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Man retracing handcart company's trek to Salt Lake



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SALT LAKE CITY -- A Utah man is catching the vision of the Mormon handcart pioneers. He's reenacting the trek to the Salt Lake Valley all the way from Iowa City.

Man retracing handcart company's trek to Salt Lake

Following in the footsteps of the pioneers, Lynn "Doc" Cleland is crossing the plains by handcart. We caught up to Doc via webcam while he was trekking across Nebraska.

"I couldn't get the understanding of what it was like until I did it," he said.

His great-great-great-great-grandmother, Sarah Goode Marshal, and her six children came to the Salt Lake valley with the first handcart company. Now, 153 years later, Doc is making the 1,400-mile trek though the landscape has changed a bit.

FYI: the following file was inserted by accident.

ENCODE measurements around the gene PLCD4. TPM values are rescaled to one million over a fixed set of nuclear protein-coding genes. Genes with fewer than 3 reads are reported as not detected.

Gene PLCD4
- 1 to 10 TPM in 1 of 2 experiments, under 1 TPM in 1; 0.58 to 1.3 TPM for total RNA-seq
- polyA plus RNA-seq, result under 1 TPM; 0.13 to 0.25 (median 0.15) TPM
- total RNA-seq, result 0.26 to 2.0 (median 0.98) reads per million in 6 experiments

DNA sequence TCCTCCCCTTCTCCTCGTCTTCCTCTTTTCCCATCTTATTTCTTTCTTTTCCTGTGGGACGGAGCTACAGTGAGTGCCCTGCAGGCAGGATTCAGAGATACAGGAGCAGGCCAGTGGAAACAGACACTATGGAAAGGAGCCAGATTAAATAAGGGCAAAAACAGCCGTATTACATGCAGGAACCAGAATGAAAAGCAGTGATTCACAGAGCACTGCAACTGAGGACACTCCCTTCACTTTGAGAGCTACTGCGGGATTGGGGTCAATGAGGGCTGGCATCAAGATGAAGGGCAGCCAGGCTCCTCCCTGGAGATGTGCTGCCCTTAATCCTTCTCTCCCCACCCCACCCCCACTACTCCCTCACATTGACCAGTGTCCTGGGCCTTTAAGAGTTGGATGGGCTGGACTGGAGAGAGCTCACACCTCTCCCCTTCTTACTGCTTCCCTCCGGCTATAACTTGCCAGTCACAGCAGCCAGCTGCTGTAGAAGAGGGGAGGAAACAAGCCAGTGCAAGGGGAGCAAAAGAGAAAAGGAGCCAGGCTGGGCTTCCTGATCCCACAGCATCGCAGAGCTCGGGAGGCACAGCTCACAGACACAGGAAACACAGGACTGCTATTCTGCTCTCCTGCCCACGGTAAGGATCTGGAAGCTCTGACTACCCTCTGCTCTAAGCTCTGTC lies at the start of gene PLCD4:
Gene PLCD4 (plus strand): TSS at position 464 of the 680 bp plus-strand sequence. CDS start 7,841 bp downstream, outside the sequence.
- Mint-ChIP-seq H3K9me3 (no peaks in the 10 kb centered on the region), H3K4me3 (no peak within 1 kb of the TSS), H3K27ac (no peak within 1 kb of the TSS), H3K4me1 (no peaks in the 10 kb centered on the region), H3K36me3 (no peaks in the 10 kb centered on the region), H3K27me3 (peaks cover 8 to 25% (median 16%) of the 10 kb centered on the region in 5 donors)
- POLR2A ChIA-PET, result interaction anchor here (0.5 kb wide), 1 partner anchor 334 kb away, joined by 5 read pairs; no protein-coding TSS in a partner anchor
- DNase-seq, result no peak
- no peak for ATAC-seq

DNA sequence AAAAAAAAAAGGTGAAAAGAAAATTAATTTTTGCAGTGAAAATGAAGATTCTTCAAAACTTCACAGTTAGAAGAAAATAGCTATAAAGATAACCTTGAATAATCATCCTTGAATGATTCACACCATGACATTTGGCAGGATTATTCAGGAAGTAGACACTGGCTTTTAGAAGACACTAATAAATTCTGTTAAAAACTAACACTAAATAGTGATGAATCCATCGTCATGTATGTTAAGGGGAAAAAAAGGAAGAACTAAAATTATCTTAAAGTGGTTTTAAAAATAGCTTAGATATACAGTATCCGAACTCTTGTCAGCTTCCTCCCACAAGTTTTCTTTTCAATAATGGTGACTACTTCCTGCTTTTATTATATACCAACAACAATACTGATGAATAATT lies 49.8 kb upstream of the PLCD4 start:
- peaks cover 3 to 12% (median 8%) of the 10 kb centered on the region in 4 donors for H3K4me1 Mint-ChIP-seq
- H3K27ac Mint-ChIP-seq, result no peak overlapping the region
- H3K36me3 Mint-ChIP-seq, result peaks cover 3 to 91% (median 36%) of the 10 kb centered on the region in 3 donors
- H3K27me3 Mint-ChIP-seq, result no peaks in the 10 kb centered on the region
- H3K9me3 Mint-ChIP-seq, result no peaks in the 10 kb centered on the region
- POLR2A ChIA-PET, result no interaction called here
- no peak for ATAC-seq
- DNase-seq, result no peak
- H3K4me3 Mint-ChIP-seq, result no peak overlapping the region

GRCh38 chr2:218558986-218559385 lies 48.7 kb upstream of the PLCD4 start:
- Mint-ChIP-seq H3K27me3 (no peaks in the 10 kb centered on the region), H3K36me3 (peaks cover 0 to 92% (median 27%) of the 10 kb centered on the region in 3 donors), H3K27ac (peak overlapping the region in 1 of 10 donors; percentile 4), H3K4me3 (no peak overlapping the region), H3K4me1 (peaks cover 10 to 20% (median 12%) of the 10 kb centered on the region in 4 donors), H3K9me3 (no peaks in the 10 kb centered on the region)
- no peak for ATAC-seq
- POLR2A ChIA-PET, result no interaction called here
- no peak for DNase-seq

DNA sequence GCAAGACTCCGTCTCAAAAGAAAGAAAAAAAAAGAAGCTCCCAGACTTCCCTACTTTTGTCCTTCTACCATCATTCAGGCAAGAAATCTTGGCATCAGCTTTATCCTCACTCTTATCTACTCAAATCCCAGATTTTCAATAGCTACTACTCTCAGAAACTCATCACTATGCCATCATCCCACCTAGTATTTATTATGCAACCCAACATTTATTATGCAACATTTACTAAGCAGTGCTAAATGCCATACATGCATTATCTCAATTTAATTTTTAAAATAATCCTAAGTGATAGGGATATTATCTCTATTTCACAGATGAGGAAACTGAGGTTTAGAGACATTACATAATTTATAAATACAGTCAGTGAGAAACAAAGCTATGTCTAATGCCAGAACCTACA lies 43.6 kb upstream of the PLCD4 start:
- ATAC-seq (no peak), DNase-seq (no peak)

"I wanted to know on a daily basis what it was like to have to do what they did, and you can't do it unless you walk it," he said.

Man retracing handcart company's trek to Salt Lake

He walks several miles every day. In one day he logged 23 miles on foot! He pulls his 1850's-style handcart, which he built himself. It weighs more than 200 pounds.

He wears period clothing and sleeps in a canvas tent. Even the food he eats is reminiscent of pioneer times.

"I eat 12 ounces of self-rising flour a day, which isn't very much, it's like 1,000 calories. And I eat a little beef jerky every couple days and whatever I can find on a tree," Doc said.

Man retracing handcart company's trek to Salt Lake

And like the pioneers, he's not without trials. Blisters, weather and the terrain can make his trek difficult at times.

"That's the hardest part of it is the hills, it's having to pull this 217 pound wooden anchor up these mountains," he told us.

He says despite some rough days, it's knowing he has support back home that keeps him going.

And if his great-grandmother with six children can do it, he says he should be able to also.

Doc isn't alone on his adventure; his travel companion, Bessie, is along for the ride. He plans to reach the Salt Lake Valley on Sept. 26, just as the handcart company did in 1856.

E-mail: aforester@ksl.com

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Anne Forester

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